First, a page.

Reports coming in from Afghanistan state that the Taliban is carrying out a door-to-door manhunt for people who worked for the United States, its North Atlantic Treaty Organization (NATO) allies and for the previous Afghan government.
This report adds to the growing evidence that the Islamic fundamentalist group is growing increasingly more repressive. (Related: CNN tries once again to convince viewers not to believe their eyes – as correspondent downplays Afghans chanting ‘Death to America!’ behind her.)
The evidence of the systematic manhunt of former Afghan employees and Western collaborators comes from the RHIPTO Norwegian Center for Global Analyses. RHIPTO is a nonprofit that provides intelligence and other forms of analytical support to the United Nations.
“They have lists of individuals and even within the very first hours of moving into Kabul, they began a search of former government employees – especially in intelligence services and the special forces units,” said Christian Nellemann, director of RHIPTO.
RHIPTO’s assessment report of the situation in Afghanistan was submitted to the U.N. It strongly suggests that the Taliban has a blacklist of people it wants to round up in Kabul, the Afghan capital, as well as in other major cities like Jalalabad and Herat.
“Taliban are intensifying the hunt-down of all individuals and collaborators with the former regime, and if unsuccessful, target and arrest the families and punish them according to their own interpretation of Sharia law,” read RHIPTO’s report. “Particularly at risk are individuals in central positions in military, police and investigative units.”
In addition to conducting a door-to-door sweep of Kabul and other major cities, RHIPTO’s threat assessment also strongly suggests that the Taliban is screening people at checkpoints all over Kabul. These checkpoints are preventing people from entering the Hamid Karzai International Airport, Kabul’s only airport. This airport is currently being operated by NATO forces.
The rounding up of U.S. and NATO collaborators and former members and employees of the Afghan government and its security forces could lead to mass executions. It could also uncover the vast intelligence networks the U.S. and its allies established in Afghanistan.
“So this could undermine a number of our Western intelligence services,” said Nellermann. He added that it is likely that those targeted by the Taliban will be tortured and possibly even executed.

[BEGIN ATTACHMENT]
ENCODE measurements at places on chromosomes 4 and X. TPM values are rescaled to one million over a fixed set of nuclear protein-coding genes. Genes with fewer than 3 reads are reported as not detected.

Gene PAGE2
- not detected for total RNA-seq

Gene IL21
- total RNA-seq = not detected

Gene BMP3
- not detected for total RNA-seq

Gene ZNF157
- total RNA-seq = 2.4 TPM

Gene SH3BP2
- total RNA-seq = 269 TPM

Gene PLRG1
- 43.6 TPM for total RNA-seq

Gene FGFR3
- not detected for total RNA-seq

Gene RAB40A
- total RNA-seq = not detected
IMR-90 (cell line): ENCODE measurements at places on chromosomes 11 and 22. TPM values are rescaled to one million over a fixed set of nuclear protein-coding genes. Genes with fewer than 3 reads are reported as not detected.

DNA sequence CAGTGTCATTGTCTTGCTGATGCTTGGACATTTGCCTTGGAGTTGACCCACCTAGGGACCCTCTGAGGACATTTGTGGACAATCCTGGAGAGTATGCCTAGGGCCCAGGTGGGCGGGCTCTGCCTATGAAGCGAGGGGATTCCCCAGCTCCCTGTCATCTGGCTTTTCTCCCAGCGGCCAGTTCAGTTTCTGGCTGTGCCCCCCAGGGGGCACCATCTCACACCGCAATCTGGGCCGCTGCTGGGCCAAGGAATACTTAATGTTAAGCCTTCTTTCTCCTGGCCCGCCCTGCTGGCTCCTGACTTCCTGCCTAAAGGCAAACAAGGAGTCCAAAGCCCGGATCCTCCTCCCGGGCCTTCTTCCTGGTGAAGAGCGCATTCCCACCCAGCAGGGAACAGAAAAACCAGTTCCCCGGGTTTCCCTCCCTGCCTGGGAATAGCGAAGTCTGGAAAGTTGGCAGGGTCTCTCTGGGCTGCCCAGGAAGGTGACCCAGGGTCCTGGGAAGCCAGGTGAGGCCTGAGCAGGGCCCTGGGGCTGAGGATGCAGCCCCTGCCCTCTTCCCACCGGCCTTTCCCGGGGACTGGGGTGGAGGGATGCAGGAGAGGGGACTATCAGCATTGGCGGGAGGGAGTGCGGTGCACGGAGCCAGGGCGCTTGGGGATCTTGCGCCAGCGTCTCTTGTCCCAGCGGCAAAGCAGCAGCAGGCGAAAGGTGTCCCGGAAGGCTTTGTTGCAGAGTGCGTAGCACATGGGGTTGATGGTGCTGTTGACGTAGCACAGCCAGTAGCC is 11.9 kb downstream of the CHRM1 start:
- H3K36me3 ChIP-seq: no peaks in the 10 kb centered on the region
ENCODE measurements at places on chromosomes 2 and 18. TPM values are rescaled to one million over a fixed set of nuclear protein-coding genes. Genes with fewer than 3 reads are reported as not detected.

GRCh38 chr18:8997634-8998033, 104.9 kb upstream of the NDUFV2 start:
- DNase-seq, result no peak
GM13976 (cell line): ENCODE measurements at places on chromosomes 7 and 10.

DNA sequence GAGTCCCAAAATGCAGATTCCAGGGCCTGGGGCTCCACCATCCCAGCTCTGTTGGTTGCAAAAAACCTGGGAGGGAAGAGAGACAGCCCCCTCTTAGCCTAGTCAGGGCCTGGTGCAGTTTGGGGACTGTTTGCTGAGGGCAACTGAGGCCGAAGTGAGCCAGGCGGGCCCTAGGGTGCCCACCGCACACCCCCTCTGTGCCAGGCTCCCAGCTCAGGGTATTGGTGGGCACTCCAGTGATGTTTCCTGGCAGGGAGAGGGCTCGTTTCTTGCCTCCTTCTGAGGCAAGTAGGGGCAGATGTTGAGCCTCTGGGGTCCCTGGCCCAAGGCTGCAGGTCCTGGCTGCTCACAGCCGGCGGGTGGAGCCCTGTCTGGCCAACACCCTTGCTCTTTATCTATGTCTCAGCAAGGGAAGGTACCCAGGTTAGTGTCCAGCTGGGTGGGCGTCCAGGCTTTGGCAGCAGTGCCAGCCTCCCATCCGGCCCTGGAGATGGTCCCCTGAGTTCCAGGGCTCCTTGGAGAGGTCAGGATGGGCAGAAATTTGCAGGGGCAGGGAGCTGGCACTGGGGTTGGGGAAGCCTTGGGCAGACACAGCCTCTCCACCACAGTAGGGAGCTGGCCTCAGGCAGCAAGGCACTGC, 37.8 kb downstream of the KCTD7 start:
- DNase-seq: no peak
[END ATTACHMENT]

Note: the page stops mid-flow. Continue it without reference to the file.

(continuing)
“This will further jeopardize western intelligence services, their networks, methods and ability to counter both the Taliban, ISIS and other terrorist threats ahead.”
Taliban claimed to grant “general amnesty” for all Afghans
The reports of the Taliban’s organized manhunt for former collaborators of the U.S. and other forces cast doubt on the Islamic fundamentalist group’s previous claim that it has granted a “general amnesty” in the wake of its takeover.
“The Islamic Emirate of Afghanistan with full dignity and honesty has announced a complete amnesty for all Afghanistan, especially those who were with the opposition or supported the occupiers for years and recently,” said Enamullah Samangani, a member of the Taliban’s cultural commission, on Afghan state television.
Later that day, during a press conference, Taliban spokesman Zabihullah Mujahid issued a statement reassuring the international community that any Afghan that worked for the previous government or for the U.S. and other international forces will be treated fairly.
“We will pardon all those who became masters against jihad, this special pardon is because we do not want war again, and to let war be repeated and the elements of the war remain,” said Mujahid. “We are assuring the safety of all those who have worked with the United States and allied forces, whether as interpreters or any other field that they worked with them.”
Despite the evidence proving their assurances false, the Taliban have continued calling on all Afghans to come together and unite under the new regime. The Islamic fundamentalist group has even called on imams – worship leaders in mosques – to persuade people to stay in Afghanistan.